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A Strategic Explanation for Unilateral GHG Regulation:

Peter Davis (10593)



As the international climate conference in Copenhagen approaches, the difficulty of

negotiating and implementing a comprehensive international agreement for climate
change mitigation has become apparent. There has been considerable progress over
the last decade towards the formation of an international climate protection regime.
However, for those who see climate change as a cataclysmic and potentially
irreversible crisis, progress at an international level has been frustratingly slow. This
frustration is often perceived to be the driving force behind the proliferation of
numerous national and sub-national climate change mitigation policies.

The causes and impacts of sub-global voluntary action to reduce the emissions of
greenhouse gases (GHGs) is increasingly a subject of interest to social scientists.
Whether these programs will ultimately have a significant and durable impact on
climatic change depends on the underlying rationale that is driving their development.
If these programs are irrational anomalies, as they are sometimes depicted by the
economic literature, then they might be predicted to peter out as their costs rise. If,
however, these programs are locally rational—not requiring costly philanthropic
behaviour—then these programs might be dynamically stable or even dominant.

The first contribution of this paper to the existing literature is to formally model a
category of individual behaviour that directly or indirectly reduces the individual’s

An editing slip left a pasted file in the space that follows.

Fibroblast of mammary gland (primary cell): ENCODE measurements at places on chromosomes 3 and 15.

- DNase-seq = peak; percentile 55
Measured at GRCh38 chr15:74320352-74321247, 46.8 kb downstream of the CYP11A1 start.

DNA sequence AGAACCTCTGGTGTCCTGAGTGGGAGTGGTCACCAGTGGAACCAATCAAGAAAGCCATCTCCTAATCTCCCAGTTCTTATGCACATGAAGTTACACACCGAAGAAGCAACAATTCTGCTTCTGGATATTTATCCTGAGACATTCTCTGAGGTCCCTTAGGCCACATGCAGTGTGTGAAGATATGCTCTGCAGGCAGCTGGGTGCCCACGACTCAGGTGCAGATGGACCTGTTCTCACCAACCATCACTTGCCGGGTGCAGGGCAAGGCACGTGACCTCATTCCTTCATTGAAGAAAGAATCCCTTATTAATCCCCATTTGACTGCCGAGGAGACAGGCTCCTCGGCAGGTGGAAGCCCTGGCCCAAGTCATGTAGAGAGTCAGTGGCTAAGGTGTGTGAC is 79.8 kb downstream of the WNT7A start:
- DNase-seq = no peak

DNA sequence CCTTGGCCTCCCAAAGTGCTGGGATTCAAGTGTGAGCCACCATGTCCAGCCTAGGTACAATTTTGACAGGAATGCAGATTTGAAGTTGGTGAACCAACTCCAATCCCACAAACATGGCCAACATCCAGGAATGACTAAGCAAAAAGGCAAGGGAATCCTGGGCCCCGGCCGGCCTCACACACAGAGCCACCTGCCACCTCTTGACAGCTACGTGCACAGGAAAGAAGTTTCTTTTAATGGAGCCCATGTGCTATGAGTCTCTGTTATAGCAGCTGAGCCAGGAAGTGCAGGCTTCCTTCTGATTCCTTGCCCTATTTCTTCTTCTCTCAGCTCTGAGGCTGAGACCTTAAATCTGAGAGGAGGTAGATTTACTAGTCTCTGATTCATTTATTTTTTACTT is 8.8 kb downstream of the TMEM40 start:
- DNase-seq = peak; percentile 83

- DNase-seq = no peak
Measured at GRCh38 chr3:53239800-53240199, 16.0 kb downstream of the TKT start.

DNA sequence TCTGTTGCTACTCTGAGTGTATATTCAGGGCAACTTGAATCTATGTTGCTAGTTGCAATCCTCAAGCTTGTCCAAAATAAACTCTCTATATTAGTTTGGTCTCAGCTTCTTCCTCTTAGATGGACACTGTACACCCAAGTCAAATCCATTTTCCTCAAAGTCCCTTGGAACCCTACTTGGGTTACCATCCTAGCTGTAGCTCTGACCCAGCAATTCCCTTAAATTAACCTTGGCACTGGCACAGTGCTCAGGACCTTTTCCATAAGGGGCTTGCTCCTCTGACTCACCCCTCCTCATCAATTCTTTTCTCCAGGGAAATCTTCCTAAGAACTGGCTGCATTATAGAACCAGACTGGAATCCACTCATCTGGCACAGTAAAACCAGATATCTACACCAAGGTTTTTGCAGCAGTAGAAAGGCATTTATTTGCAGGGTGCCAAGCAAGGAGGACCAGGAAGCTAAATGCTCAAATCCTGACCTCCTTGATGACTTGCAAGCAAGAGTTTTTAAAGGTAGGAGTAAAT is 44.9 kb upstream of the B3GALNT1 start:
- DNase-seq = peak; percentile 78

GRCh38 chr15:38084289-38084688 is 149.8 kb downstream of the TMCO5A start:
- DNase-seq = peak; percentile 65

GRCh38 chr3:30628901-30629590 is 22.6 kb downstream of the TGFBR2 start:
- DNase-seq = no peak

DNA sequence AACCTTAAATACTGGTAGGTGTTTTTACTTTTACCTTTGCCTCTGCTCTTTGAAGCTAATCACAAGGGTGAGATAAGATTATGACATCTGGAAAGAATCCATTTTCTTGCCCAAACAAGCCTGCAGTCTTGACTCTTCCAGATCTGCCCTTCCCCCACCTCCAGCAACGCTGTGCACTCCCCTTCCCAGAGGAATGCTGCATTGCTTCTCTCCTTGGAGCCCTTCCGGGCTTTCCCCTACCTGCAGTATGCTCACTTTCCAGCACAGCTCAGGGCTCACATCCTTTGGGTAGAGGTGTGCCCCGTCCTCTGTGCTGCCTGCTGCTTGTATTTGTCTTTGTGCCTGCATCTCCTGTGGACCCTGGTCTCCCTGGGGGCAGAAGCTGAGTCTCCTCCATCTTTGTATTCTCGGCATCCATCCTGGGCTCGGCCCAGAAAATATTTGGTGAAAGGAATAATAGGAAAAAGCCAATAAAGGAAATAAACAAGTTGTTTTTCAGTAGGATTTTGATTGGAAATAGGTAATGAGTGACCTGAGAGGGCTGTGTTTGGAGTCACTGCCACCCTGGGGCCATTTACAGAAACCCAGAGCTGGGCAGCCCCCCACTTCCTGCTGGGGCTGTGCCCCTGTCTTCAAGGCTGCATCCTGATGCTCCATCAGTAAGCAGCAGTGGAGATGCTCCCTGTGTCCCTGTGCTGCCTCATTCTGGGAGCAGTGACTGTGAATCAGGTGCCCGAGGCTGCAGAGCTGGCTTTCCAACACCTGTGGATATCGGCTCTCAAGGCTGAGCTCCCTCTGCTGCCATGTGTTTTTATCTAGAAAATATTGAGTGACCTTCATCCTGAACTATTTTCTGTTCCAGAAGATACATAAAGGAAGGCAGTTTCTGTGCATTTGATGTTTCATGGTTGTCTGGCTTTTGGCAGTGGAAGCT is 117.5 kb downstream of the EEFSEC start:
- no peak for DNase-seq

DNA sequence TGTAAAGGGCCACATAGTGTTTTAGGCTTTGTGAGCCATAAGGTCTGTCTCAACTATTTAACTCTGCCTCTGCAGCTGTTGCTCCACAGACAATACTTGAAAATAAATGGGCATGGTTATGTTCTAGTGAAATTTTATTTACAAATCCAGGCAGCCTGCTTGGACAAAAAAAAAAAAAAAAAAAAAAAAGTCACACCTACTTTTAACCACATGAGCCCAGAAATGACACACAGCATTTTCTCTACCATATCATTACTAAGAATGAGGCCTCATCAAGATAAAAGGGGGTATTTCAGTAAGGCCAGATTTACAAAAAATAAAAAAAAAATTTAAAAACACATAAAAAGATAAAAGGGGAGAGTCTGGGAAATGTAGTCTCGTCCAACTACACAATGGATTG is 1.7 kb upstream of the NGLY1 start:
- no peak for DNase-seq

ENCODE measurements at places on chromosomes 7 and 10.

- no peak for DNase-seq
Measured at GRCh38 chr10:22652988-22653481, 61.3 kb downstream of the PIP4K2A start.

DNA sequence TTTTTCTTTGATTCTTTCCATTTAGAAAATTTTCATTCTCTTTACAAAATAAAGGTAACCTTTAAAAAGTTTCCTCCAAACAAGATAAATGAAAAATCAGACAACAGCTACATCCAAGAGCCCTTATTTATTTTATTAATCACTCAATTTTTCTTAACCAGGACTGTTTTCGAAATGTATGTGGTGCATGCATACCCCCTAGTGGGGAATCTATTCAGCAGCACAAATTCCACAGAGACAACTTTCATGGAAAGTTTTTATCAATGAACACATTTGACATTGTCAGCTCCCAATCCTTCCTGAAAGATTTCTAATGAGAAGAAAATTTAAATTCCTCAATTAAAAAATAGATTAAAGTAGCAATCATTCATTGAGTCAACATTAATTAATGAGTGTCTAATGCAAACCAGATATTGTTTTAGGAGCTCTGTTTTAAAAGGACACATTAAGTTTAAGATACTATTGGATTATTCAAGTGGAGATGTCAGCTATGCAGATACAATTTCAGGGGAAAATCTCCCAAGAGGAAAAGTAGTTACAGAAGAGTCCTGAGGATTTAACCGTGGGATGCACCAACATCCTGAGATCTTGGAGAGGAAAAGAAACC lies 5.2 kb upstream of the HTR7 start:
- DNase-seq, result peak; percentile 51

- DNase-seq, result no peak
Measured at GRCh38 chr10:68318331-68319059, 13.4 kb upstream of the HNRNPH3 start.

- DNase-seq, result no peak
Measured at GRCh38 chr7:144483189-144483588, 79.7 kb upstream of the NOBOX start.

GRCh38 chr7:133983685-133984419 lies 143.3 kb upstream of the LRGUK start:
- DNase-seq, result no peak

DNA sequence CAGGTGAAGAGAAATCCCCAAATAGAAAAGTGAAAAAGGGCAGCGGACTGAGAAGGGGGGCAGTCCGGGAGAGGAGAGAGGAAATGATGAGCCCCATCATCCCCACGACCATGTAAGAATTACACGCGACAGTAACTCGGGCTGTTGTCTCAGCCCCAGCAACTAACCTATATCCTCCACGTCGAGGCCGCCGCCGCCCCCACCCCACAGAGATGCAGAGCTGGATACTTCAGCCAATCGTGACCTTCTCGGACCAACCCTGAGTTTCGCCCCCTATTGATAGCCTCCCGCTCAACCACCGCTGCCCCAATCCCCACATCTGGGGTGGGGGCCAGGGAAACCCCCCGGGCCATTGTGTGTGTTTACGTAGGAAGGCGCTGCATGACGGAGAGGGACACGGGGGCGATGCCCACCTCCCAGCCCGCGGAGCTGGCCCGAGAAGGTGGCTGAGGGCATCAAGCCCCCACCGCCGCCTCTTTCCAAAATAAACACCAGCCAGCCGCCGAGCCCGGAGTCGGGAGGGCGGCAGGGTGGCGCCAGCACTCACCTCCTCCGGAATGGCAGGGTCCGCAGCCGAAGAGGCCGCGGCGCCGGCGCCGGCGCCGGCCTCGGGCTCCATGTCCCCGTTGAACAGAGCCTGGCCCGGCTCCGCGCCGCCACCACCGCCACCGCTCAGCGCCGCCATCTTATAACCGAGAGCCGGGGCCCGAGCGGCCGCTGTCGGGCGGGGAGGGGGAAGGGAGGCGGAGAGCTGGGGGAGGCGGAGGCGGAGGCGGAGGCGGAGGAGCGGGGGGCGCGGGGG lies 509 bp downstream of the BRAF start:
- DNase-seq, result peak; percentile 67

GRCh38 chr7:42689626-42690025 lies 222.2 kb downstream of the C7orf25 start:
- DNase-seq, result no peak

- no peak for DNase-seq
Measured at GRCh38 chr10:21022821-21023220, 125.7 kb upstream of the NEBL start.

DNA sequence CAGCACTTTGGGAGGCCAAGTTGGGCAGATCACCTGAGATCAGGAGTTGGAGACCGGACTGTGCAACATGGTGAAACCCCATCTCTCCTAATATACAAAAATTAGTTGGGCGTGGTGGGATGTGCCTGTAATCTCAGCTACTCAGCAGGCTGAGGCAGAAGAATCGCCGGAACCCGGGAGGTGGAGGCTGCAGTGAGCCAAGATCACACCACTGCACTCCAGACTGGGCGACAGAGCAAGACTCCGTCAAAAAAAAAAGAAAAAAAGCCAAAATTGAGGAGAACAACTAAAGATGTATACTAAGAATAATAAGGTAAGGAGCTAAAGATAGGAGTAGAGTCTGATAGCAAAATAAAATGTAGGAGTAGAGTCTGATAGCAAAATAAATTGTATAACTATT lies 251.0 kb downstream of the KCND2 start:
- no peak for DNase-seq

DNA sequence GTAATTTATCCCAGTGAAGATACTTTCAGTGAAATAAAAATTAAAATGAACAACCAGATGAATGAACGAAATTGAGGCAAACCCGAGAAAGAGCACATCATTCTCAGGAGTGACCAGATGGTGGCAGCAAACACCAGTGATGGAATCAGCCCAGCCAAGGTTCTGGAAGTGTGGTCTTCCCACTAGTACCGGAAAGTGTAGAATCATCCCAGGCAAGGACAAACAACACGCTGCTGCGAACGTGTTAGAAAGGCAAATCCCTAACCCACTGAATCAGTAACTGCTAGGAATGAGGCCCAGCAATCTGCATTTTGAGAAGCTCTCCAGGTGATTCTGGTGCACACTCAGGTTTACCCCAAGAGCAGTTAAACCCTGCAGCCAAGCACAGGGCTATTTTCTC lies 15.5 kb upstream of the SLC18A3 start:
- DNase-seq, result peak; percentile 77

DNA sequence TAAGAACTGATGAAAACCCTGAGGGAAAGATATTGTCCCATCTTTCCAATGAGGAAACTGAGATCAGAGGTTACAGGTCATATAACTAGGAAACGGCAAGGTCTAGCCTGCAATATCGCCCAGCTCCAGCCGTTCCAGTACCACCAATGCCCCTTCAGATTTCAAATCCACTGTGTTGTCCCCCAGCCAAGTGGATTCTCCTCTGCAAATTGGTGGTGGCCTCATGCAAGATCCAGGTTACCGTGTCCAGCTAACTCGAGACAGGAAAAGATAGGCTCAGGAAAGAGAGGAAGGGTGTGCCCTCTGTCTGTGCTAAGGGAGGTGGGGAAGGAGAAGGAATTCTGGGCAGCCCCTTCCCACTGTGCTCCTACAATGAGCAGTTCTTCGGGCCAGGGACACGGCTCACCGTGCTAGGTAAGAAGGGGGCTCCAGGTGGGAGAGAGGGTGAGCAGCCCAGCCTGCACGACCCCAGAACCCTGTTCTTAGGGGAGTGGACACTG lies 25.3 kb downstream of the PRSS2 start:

GHG emissions. The behaviour of interest in this paper is the decision to divest from
long-term capital stocks that might be exposed to regulatory risks under a global
climate change regime. The divestment behaviour explained by this model is
reinforced by ancillary benefits to the investor from emissions reductions, and by a
signalling effect, which can help investors resolve the principal agent problem.

The second contribution of this paper extends the results from the private sector to
consider the implications for local and regional public policy decisions. This section
introduces the possibility of local ancillary benefits from GHG emission reduction.
Alone, these benefits from emission reduction could justify limited local climate
protection programs, especially if other regions have enacted similar programs. But,

if the private sector is known to deal poorly with systematic risk and long time
horizons, then the local public sector has an even greater incentive to intervene.

The conclusion of this analysis is not that decentralized GHG regulation is a substitute
for a comprehensive climate change regime. Because of carbon leakages, these
unilateral initiatives will have a limited direct impact on short term global GHG
emissions. Nonetheless, decentralized GHG regulation is a significant and growing
phenomenon. As the proliferation and intensification of decentralized GHG
regulation gains momentum these programs can be expected to have an increasing